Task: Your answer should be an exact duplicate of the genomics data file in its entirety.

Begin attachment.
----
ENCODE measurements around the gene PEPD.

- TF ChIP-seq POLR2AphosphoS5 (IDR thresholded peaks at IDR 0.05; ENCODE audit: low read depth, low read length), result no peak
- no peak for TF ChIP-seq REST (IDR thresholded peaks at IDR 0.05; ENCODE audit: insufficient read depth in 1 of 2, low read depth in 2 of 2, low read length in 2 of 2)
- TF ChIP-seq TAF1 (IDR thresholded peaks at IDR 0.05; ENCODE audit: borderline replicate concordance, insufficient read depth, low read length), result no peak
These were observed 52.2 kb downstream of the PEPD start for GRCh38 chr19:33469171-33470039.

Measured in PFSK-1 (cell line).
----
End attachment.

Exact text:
ENCODE measurements around the gene PEPD.

- TF ChIP-seq POLR2AphosphoS5 (IDR thresholded peaks at IDR 0.05; ENCODE audit: low read depth, low read length), result no peak
- no peak for TF ChIP-seq REST (IDR thresholded peaks at IDR 0.05; ENCODE audit: insufficient read depth in 1 of 2, low read depth in 2 of 2, low read length in 2 of 2)
- TF ChIP-seq TAF1 (IDR thresholded peaks at IDR 0.05; ENCODE audit: borderline replicate concordance, insufficient read depth, low read length), result no peak
These were observed 52.2 kb downstream of the PEPD start for GRCh38 chr19:33469171-33470039.

Measured in PFSK-1 (cell line).